NEW YORK: Billionaire media mogul John Malone has warned that television networks are cutting their own throats (financially) by making content available free online.
In an interview with the Financial Times business daily, the chairman of Liberty Media and US satellite broadcaster DirecTV, said: "I think the idea that they're going to put television shows and movies on the internet, bypass their traditional distribution and have no way of collecting [revenues] is absurd."
He was commenting on the increasing number of TV shows being streamed on the internet as broadcasters try to stem the tide of programming being posted illegally.
The legitimately available shows are supported by commercials, but the posts are fewer, shorter and ultimately less profitable, says Malone (pictured).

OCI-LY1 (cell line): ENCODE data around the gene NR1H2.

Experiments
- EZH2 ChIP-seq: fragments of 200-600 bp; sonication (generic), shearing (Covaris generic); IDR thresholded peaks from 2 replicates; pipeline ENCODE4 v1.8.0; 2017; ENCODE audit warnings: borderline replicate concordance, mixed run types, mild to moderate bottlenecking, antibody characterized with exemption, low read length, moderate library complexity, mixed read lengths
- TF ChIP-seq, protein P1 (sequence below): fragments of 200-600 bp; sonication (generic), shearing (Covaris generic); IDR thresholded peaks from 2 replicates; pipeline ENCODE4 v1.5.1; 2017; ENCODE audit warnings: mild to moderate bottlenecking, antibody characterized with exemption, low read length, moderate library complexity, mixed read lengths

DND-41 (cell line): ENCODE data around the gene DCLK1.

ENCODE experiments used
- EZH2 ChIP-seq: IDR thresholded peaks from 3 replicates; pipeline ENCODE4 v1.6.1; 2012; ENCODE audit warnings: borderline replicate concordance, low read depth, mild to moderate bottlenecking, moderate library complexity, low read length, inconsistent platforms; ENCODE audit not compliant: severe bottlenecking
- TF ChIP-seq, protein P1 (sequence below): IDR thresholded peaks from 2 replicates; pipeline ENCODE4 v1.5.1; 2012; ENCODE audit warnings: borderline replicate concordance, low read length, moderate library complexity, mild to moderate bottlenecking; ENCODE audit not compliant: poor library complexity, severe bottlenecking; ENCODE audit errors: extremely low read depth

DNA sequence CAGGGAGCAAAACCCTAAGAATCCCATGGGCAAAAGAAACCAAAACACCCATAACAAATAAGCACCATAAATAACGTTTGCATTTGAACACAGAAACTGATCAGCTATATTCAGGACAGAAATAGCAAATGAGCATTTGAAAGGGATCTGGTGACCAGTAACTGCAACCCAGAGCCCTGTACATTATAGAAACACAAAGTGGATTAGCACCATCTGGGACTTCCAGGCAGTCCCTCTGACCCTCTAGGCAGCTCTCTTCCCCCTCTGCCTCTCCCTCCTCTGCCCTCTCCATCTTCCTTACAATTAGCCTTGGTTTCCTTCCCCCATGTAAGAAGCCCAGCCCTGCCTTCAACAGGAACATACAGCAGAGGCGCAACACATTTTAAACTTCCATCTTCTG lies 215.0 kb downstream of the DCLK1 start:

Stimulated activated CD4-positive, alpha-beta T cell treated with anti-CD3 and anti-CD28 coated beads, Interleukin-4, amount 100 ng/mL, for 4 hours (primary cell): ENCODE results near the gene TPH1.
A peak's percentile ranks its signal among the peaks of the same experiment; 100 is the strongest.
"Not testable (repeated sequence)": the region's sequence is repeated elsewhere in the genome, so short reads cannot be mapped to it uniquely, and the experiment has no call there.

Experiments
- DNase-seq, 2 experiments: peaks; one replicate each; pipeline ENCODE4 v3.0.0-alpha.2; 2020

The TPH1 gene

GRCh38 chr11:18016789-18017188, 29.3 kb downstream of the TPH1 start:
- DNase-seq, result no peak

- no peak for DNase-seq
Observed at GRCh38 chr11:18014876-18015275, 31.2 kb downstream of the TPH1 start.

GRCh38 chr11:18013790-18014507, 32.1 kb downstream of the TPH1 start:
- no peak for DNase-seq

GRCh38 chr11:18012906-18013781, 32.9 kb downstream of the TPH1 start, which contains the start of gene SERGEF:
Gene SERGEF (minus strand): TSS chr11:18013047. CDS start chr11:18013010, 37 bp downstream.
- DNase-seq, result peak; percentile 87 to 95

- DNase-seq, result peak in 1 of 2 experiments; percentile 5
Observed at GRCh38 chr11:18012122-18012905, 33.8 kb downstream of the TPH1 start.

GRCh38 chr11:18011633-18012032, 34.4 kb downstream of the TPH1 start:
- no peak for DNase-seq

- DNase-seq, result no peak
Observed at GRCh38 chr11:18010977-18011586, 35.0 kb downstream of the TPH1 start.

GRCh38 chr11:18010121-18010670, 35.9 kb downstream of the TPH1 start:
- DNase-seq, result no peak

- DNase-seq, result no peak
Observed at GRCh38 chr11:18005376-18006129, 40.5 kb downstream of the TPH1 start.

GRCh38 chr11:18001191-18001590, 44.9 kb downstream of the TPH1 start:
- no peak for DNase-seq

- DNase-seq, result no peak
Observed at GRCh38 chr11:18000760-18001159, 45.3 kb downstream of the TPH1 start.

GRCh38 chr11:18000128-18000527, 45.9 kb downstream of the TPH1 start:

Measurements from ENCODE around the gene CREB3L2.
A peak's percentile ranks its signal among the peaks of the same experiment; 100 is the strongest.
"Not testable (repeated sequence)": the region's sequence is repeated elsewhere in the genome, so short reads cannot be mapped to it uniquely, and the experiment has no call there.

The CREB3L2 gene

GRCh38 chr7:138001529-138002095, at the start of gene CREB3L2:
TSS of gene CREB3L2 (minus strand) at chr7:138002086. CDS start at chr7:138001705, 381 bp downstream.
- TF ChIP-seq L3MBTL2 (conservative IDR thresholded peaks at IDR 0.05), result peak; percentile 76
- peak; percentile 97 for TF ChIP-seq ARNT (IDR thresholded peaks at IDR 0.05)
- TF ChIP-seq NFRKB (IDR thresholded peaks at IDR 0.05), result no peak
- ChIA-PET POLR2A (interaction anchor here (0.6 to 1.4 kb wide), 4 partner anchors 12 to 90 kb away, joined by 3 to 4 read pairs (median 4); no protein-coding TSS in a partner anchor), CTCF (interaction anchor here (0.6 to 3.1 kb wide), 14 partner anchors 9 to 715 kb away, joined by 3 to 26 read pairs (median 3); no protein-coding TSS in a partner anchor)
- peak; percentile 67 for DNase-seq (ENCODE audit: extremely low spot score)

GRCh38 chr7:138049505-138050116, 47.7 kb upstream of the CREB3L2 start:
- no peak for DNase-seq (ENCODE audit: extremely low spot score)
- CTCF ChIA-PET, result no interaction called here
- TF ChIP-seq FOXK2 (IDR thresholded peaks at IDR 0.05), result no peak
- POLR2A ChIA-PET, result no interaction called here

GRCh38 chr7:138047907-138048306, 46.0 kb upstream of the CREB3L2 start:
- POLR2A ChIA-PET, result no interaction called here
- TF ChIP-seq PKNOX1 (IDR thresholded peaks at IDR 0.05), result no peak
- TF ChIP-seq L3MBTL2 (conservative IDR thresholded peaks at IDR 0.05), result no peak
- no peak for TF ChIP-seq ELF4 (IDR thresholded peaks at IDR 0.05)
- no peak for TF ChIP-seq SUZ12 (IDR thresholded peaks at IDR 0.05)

The cable TV pioneer cited the example of the NBC network's plans to offer online coverage of this summer's Beijing Olympics.
He said: "Very expensive events – expensive to buy and expensive to produce – are not going to have adequate underwriting through advertising."
In addition, Malone warned that consumers would be loath to pay for web content if they became too accustomed to getting it for free - thus minimising the opportunity for broadcasters to move to subscription or pay-per-view models in the future.
He declared: "You've got to be very careful what you promise to the public on the internet .They're going to have a very hard time getting anyone to pay them for their content."
Data sourced from Financial Times Online; additional content by WARC staff